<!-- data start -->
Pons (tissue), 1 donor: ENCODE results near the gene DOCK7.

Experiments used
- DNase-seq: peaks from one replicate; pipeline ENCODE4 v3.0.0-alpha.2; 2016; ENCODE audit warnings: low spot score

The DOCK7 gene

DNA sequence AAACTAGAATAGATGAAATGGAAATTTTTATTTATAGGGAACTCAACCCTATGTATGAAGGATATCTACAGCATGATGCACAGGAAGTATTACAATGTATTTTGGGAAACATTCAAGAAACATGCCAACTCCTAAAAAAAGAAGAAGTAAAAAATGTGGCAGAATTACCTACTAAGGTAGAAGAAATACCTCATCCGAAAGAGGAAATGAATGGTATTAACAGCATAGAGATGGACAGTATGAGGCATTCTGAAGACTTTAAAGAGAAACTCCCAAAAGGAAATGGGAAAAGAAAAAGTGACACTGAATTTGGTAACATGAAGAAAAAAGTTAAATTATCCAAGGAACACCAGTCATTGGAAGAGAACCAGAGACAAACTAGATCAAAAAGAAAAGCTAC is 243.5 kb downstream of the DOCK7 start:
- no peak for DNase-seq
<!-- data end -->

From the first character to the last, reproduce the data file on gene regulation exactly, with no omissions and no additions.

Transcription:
Pons (tissue), 1 donor: ENCODE results near the gene DOCK7.

Experiments used
- DNase-seq: peaks from one replicate; pipeline ENCODE4 v3.0.0-alpha.2; 2016; ENCODE audit warnings: low spot score

The DOCK7 gene

DNA sequence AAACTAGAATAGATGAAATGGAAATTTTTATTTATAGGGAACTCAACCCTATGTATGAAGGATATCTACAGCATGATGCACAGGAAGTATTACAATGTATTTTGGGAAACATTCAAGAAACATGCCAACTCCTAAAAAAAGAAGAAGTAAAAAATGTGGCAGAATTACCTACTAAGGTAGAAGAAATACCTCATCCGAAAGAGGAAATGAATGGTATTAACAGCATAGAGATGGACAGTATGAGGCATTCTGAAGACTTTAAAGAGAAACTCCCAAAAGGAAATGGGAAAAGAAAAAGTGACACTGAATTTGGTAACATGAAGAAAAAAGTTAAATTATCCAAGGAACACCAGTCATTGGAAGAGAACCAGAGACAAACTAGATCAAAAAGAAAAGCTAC is 243.5 kb downstream of the DOCK7 start:
- no peak for DNase-seq